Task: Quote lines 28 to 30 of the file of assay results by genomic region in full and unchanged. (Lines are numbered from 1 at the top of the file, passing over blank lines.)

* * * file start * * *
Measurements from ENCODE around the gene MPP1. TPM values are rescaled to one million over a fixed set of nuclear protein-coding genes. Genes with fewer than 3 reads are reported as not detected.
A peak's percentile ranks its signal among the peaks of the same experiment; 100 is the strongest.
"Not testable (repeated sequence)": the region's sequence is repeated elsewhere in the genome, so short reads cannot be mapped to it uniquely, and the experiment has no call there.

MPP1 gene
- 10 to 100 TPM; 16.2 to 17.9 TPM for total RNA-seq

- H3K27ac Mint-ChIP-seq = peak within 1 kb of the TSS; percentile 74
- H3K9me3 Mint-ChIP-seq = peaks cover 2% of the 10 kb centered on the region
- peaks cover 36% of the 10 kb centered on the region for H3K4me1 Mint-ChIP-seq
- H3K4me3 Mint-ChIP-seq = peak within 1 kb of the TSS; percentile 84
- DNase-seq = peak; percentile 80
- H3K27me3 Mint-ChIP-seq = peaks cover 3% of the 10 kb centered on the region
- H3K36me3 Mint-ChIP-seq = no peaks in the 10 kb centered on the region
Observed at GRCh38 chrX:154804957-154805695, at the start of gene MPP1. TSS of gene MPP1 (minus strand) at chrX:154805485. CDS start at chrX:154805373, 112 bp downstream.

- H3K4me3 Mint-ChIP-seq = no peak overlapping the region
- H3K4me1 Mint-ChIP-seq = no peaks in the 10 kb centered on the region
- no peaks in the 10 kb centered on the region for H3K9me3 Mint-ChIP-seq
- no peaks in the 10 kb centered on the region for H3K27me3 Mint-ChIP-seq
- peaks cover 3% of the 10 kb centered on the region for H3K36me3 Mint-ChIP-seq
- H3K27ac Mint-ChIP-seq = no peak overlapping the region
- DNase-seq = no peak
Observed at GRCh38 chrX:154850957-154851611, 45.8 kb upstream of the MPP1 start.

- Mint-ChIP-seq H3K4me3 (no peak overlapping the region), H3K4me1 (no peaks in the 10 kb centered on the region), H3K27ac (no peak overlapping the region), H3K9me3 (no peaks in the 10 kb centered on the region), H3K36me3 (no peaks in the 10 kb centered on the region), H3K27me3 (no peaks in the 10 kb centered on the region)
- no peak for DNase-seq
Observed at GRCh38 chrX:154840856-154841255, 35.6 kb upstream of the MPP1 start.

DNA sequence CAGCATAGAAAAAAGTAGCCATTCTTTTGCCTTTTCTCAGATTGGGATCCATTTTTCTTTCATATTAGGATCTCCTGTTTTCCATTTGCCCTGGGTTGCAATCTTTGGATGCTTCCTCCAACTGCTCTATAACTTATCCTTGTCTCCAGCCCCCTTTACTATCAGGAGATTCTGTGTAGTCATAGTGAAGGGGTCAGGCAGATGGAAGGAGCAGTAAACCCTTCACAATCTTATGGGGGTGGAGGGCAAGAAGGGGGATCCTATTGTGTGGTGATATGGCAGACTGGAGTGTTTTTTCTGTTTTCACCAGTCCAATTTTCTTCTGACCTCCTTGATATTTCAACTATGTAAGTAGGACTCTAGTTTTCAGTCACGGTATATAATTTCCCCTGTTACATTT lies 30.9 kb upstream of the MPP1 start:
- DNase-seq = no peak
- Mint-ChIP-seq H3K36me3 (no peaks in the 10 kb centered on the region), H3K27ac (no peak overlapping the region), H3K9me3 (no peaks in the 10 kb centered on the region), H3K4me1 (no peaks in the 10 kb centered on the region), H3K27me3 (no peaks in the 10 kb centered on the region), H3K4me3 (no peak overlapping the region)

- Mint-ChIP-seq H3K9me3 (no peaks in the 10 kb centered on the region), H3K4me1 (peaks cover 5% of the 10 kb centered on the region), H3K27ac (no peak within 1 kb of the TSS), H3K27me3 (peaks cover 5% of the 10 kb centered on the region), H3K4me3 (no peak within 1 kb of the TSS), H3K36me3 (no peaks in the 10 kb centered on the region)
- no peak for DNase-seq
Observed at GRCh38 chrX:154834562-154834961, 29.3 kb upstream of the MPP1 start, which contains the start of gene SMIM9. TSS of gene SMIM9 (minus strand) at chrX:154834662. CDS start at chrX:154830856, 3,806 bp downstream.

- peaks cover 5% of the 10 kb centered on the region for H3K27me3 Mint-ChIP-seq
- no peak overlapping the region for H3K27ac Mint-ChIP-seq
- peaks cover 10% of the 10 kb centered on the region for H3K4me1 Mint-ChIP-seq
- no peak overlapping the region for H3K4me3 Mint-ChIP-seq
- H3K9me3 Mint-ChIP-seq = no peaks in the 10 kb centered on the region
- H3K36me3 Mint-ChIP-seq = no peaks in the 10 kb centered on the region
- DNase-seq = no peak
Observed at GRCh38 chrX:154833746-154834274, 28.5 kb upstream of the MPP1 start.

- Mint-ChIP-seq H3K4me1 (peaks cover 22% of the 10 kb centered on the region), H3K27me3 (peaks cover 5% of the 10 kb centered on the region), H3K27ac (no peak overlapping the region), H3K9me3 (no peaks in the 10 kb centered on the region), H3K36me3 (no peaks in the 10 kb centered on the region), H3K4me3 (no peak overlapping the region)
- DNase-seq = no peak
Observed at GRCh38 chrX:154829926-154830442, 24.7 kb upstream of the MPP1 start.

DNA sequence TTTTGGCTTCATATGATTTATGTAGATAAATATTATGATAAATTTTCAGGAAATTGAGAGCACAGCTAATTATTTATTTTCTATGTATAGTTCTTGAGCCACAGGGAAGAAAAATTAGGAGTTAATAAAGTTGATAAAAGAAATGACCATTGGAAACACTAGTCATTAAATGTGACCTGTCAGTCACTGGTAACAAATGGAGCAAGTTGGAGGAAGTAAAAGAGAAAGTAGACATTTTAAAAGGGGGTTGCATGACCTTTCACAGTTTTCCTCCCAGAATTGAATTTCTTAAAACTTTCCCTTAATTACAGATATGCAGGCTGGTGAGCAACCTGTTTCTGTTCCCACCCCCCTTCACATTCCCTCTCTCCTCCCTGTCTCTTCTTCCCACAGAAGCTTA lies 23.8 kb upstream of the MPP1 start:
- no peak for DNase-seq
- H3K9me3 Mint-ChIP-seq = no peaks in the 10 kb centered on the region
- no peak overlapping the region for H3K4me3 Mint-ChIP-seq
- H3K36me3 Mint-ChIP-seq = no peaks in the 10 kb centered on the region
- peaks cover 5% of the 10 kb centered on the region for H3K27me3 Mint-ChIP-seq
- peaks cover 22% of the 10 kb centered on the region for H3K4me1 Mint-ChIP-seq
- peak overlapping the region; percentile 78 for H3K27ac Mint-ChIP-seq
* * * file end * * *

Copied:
- Mint-ChIP-seq H3K9me3 (no peaks in the 10 kb centered on the region), H3K4me1 (peaks cover 5% of the 10 kb centered on the region), H3K27ac (no peak within 1 kb of the TSS), H3K27me3 (peaks cover 5% of the 10 kb centered on the region), H3K4me3 (no peak within 1 kb of the TSS), H3K36me3 (no peaks in the 10 kb centered on the region)
- no peak for DNase-seq
Observed at GRCh38 chrX:154834562-154834961, 29.3 kb upstream of the MPP1 start, which contains the start of gene SMIM9. TSS of gene SMIM9 (minus strand) at chrX:154834662. CDS start at chrX:154830856, 3,806 bp downstream.